Finding Someone to Blame

Why Learning to Take Responsibility is Hard

{but absolutely necessary}

Side profile of a young woman pointing at a young man


By nature, we are blame shifters, buck passers, and we never ever want to be held responsible…especially if we “didn’t do it”.



We start at a young age learning how to tattle tale, or– in other words– make sure they know who is REALLY in trouble, because it sure shouldn’t be us.

Sometimes we’re telling the truth, and sometimes we’re so afraid of the consequences that we tell a little lie. Just big enough to get us out of trouble, but not too big that it would do any real damage. But at the root of it, we want someone else to be held responsible.




As we grow up these little habits turn from being a minor nuisance to an actual problem, into a way of viewing the world…a world where we “didn’t do it”. A world where someone else is to blame, and we carry these habits and ways of thinking into the work world, into our relationships, and into our everyday interactions.



“It wasn’t me” turns into “It’s not my fault,” “I shouldn’t be held responsible” or, my personal favorite, “It’s not my job.”



Nothing makes my blood boil more than walking into a business of any kind and hearing the line “that’s not my job.” It’s unprofessional, lazy, and says that you like working inside the box of status quo. Sure, some things might be outside of what your skill-set or job description are, and never mind that there are about 10 better responses than that one. But generally speaking it says, “I do what I’m “supposed” to do and not a single thing more. Engrave my name on that Employee of the Month plaque…I do the bare minimum” (okay, dramatic…but you get my point).

The issue is not whether it is or isn’t your job: It’s about refraining from passing responsibility into someone else’s hands and handling the situation the best you can.


The problem with passing the blame is that it creates a way of thinking that looks at responsibility, consequences, or conflict like the children’s game of hot potato: Pass it quick! Don’t like it, don’t want it, someone else can deal with it.




When it comes to blessing we don’t deserve, we are arms wide open. Someone in front of us paid for our coffee, they gave us a free appetizer for being regulars, or someone treats us to a random act of kindness that we really didn’t do anything to deserve. Bring. It. On.


But the things we don’t feel we deserve….a parking ticket when we were only in there for 5 minutes…someone cutting us off on the highway…getting overcharged for our meal…we are outraged. We need to right these wrongs immediately and set the record straight. We want our fair share, our rights, what is owed to us and nothing more {if it’s negative, of course}.



And if we continue to perpetuate the cycle of passing on responsibility to the next guy, it will never stop. Like the snowball effect of someone yelling at us, turning our mood sour, so then we turn around and do the same thing to the next person. I can’t tell you how many times I simply answer the phone at work and get an ear full because something happened and it’s “not their fault.” Is it mine? How do I respond? Rude + Rude does NOT equal problem solved (although in the moment, it’s pretty tempting).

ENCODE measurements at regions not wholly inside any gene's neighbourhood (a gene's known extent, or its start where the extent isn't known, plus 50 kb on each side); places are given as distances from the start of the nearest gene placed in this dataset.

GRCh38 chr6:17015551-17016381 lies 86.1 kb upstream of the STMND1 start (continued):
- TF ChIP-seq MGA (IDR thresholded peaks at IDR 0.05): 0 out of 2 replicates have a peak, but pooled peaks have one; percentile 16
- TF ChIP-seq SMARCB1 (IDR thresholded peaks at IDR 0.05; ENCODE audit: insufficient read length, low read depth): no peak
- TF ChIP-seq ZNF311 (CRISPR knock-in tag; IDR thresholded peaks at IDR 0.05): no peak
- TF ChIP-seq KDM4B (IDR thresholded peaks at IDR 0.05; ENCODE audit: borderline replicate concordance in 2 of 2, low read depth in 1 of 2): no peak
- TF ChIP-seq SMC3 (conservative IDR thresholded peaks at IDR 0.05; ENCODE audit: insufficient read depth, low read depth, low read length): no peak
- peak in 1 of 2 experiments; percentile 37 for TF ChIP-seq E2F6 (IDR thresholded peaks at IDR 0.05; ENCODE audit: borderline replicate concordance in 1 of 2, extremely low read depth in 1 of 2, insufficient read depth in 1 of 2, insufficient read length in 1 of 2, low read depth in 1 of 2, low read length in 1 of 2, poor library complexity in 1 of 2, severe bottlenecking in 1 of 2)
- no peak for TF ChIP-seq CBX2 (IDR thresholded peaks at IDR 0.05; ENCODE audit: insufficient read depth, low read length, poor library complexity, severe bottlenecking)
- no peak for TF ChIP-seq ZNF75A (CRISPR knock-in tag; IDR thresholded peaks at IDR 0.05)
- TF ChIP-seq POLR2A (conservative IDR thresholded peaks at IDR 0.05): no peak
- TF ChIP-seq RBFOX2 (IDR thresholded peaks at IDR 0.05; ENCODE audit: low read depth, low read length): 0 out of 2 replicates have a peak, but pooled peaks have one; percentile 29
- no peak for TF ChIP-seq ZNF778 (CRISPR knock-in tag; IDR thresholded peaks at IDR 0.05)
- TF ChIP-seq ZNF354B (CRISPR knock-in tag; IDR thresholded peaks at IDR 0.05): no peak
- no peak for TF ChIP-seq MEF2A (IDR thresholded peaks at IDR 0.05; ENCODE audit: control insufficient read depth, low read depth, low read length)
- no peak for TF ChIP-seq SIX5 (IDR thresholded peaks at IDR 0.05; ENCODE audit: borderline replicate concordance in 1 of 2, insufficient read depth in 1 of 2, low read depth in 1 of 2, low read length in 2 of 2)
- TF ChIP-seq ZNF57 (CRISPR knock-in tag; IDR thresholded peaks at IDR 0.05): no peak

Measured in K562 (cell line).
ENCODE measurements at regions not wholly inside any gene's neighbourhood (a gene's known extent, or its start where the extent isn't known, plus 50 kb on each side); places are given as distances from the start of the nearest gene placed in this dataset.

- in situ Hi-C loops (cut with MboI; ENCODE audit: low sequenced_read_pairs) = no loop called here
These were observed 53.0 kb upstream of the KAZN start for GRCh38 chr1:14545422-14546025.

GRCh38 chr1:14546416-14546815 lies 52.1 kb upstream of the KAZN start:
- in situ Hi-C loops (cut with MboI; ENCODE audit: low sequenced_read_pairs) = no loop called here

The other day a lady hung up on my coworker and then immediately called back demanding and apology for treating her rudely. Not kidding. We live in a self-centered world where we find logic in that sort of behavior.




My husband and I sometimes get stuck arguing like 5-year-olds… “that wasn’t nice!” “well… you weren’t nice first!” It’s embarrassing. And honestly not the way we want to treat each other. The whole idea of mercy–not getting what we do deserve–is great as long as we are on the receiving end. Heaven forbid we have to show it. That we have to refrain from treating someone poorly because we were. That we apologize when we really didn’t do it. That we do our best to smooth things over and make amends when we feel wronged.



Because that sort of thinking, the kind that wants to be a peacemaker rather than a score keeper, is the kind that can be a catalyst to change. 




And part of this means re-thinking what life owes us. The rights we believe we have when we get treated poorly at work, argue with our friends, or disagree with our partner. How guilty we really are when we get a speeding ticket or fined for a payment received late. Those rights and how we believe we should be treated, spoken to, or dealt with play a big part in how quickly and easily a situation can escalate when we feel wronged.


Taking ownership and responsibility–regardless of fault–is radical, wonderful, and could change our worlds.






I mentioned before that we’re in the process of buying a home. We are up to our eyeballs in paperwork, meetings, negotiating, and learning so many things we didn’t know before. There are so many moving pieces and LOTS of twists and turns. In a particularly frustrating meeting last week, I watched my husband humbly apologize for something we both knew wasn’t either of our faults. And do you know what happened? Everyone exhaled. The room got lighter and peace entered. It was so sweet. Did he need to apologize? No. But when he did, it changed things. I was ready to let them apologize, but good thing I married a better man.



It’s not about finding who to blame, or making sure someone else gets held responsible. It’s about coming into adulthood with humility, grace, and taking ownership…even if it’s “not our fault”.







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